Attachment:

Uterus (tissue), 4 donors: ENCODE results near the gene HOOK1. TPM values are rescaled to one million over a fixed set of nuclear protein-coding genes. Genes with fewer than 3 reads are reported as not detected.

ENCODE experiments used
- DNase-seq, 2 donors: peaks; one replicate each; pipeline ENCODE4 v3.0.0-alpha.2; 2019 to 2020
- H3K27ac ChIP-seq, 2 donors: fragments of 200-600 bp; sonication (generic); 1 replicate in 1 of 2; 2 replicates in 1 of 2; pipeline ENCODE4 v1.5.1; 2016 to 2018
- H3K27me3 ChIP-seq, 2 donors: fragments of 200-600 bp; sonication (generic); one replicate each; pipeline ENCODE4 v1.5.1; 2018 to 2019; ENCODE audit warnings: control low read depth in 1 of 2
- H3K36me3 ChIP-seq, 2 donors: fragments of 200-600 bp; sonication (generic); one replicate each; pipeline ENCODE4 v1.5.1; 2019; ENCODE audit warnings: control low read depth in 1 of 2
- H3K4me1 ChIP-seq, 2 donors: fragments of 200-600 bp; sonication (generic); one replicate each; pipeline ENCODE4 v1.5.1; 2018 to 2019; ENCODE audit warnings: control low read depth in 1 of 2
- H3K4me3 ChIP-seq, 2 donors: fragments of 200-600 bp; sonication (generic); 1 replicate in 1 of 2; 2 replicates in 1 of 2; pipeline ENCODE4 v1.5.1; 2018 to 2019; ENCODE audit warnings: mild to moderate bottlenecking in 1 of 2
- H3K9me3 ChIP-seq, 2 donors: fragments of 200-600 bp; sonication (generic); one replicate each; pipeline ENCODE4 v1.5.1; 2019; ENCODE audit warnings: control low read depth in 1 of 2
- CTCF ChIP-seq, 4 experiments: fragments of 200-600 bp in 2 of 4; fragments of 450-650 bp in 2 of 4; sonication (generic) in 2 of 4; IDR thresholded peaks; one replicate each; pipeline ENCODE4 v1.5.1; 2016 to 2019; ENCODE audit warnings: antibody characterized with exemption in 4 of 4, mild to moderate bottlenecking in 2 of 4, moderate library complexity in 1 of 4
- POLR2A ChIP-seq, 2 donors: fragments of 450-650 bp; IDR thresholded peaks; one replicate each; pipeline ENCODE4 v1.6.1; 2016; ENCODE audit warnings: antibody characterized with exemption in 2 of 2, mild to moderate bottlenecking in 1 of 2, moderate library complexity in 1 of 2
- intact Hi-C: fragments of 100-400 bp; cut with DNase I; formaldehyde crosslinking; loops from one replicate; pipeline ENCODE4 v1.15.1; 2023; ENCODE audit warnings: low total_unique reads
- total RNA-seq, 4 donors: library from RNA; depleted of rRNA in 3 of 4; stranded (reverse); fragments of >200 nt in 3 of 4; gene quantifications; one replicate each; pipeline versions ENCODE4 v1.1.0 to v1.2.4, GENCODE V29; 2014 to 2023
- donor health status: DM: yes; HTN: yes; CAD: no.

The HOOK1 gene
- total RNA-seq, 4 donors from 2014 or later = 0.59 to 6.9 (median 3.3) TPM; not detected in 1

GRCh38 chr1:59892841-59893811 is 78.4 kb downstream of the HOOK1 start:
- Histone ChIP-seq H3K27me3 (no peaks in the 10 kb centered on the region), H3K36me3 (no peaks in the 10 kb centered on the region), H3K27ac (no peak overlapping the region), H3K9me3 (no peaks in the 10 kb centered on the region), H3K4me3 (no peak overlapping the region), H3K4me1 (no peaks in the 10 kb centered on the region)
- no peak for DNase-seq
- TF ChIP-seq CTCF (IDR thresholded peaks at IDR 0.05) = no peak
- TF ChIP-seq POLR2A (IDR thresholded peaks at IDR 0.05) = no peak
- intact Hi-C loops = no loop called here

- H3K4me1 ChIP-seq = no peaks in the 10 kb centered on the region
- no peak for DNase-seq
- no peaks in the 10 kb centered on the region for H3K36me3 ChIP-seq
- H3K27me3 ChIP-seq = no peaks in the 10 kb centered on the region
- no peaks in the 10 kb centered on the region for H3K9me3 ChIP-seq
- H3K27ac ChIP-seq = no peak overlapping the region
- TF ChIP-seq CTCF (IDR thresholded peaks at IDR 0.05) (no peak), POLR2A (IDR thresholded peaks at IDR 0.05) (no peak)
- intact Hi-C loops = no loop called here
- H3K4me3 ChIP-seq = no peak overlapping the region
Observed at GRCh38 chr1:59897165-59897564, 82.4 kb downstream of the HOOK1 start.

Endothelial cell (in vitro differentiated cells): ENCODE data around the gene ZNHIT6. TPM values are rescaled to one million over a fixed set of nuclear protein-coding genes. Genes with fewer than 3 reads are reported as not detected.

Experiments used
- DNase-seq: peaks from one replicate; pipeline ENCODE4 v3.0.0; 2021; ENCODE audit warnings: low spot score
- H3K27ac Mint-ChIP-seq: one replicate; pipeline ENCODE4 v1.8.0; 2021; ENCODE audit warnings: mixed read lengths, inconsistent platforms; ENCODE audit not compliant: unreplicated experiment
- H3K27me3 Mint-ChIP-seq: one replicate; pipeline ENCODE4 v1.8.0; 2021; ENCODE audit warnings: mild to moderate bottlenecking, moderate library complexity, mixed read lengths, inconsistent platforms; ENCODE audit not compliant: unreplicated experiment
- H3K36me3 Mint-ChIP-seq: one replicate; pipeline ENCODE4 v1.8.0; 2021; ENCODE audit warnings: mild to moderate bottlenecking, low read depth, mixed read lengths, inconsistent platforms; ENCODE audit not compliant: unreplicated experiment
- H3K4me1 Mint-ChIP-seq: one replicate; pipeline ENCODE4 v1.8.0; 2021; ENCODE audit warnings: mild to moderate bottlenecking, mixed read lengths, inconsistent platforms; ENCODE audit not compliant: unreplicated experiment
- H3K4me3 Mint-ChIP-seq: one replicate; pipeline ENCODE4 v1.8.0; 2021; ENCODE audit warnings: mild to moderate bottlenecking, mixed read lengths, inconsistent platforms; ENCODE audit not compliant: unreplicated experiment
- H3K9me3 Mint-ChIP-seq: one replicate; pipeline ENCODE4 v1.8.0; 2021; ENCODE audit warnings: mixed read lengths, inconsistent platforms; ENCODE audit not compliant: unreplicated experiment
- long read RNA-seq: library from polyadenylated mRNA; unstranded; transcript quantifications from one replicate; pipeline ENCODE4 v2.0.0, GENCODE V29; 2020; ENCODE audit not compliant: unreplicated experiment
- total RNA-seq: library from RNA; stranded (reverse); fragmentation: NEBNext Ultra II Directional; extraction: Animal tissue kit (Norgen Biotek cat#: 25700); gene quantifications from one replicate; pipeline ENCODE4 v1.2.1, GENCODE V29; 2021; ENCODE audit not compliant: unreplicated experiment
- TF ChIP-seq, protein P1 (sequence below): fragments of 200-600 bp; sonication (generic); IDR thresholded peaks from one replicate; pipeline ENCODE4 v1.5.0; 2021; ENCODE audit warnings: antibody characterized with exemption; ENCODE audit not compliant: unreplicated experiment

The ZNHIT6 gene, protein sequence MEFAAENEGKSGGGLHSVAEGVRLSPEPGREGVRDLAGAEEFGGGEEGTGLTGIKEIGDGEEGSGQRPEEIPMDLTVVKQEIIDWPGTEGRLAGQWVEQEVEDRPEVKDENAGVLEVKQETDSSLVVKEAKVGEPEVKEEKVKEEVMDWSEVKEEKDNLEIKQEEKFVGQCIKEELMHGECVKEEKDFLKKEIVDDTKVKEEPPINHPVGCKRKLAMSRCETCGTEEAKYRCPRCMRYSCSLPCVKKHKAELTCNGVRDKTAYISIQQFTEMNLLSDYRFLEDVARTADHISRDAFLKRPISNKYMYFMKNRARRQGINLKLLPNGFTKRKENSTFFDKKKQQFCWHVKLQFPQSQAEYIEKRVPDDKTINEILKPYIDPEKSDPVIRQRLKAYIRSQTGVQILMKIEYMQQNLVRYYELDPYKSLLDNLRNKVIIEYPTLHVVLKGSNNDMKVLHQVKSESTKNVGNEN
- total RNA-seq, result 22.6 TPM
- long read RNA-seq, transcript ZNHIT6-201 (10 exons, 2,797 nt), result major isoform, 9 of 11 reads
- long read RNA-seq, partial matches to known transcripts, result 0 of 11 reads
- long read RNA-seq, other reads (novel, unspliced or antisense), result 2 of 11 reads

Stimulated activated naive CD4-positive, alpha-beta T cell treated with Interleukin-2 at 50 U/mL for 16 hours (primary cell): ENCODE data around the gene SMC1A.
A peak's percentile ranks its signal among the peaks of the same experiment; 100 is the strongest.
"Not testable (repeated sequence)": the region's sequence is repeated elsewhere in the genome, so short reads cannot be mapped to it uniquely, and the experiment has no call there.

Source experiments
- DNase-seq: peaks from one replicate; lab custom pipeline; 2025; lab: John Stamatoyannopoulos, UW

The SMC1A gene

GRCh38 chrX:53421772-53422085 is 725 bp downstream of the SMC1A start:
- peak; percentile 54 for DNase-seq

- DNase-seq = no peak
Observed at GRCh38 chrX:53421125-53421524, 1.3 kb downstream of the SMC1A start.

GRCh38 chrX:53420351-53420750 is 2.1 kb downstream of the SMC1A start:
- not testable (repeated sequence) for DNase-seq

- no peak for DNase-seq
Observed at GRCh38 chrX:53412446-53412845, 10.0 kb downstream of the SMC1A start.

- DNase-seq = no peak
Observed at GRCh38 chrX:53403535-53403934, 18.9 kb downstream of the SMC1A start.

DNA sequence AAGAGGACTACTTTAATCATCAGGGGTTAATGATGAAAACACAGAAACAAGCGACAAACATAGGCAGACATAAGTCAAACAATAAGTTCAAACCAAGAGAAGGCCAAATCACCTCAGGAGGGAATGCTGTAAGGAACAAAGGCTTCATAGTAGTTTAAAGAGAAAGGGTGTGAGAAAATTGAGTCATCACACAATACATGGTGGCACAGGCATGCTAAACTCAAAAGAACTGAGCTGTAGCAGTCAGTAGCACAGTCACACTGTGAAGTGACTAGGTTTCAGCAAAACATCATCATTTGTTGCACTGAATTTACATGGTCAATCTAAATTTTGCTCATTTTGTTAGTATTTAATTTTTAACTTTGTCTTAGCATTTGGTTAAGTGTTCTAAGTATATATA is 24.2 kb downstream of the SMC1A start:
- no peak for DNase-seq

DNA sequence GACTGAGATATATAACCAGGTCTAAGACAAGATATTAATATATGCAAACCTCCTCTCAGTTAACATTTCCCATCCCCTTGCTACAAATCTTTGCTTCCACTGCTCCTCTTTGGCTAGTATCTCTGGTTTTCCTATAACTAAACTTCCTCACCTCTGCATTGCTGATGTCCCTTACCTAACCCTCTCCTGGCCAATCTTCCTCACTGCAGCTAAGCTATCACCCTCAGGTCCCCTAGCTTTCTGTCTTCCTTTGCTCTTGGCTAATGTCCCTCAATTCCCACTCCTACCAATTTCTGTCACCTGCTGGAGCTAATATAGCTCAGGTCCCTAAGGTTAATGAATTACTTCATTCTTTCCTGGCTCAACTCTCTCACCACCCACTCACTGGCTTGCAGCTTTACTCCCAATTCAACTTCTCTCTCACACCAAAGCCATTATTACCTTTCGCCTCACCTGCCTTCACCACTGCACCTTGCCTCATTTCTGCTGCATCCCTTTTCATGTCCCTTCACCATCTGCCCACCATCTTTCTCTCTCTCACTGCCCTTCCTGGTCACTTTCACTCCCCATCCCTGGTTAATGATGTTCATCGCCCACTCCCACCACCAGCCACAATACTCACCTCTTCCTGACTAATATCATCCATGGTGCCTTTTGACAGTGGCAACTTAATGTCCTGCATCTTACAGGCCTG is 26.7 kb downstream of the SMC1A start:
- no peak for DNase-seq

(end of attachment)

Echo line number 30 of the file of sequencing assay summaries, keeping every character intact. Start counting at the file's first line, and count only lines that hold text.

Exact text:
- intact Hi-C loops = no loop called here